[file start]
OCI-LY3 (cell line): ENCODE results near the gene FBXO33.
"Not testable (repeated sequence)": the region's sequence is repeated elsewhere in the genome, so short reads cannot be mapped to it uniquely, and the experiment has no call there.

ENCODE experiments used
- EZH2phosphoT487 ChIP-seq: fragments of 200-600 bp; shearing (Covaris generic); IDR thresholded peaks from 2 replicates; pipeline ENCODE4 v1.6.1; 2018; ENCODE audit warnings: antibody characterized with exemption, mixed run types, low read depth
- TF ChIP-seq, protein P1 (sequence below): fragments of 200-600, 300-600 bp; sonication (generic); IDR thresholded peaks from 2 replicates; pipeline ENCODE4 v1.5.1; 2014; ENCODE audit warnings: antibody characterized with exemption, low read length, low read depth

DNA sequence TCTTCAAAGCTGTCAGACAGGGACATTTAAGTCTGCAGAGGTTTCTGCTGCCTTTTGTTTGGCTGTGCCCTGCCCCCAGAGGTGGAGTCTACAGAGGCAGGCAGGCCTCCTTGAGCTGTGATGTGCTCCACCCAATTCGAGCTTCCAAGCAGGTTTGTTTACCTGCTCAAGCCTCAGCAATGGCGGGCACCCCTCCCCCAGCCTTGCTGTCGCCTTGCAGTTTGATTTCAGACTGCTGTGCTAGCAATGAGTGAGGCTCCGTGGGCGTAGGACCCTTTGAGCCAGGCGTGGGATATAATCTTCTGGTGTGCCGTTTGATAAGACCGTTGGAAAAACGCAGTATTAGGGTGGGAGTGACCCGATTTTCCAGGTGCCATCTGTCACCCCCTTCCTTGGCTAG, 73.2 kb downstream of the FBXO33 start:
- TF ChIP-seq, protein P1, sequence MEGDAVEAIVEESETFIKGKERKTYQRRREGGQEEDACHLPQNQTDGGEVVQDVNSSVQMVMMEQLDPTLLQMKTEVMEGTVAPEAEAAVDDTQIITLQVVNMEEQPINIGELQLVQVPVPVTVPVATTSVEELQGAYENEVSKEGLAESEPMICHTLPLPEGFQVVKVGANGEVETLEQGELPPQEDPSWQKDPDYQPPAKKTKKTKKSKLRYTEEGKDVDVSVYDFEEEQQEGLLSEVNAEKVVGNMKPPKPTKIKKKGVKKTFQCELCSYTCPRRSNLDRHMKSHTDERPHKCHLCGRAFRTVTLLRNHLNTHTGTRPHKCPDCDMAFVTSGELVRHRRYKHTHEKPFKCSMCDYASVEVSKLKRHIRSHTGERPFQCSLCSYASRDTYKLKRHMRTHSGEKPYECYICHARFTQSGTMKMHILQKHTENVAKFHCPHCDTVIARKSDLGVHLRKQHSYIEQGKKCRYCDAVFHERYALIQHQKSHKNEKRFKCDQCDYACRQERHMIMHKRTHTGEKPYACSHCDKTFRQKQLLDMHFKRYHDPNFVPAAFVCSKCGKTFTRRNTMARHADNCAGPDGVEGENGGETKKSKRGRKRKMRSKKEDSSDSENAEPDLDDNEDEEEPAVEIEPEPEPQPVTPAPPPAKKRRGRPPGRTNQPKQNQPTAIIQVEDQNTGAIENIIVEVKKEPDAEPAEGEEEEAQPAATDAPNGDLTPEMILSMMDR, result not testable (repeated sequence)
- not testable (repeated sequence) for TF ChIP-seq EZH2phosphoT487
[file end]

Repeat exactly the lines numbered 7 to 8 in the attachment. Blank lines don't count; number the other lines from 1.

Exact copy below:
- TF ChIP-seq, protein P1, sequence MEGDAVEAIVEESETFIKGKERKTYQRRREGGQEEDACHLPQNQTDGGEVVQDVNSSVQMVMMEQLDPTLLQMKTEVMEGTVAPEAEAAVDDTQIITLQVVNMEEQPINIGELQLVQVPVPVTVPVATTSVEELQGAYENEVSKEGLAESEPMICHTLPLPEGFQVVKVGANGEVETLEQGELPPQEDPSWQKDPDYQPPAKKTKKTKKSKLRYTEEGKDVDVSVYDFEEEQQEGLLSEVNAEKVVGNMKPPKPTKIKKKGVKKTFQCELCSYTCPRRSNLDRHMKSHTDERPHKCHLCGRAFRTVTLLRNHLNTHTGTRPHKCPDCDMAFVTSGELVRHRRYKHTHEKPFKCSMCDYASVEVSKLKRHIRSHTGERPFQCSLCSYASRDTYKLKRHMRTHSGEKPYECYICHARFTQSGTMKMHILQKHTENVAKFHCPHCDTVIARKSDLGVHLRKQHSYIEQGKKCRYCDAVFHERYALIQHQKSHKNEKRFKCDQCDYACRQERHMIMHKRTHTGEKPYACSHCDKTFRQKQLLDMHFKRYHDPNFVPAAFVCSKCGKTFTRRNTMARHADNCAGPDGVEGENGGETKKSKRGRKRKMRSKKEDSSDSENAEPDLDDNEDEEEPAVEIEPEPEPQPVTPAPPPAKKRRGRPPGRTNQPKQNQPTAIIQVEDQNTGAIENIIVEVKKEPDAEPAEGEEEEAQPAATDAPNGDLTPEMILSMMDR, result not testable (repeated sequence)
- not testable (repeated sequence) for TF ChIP-seq EZH2phosphoT487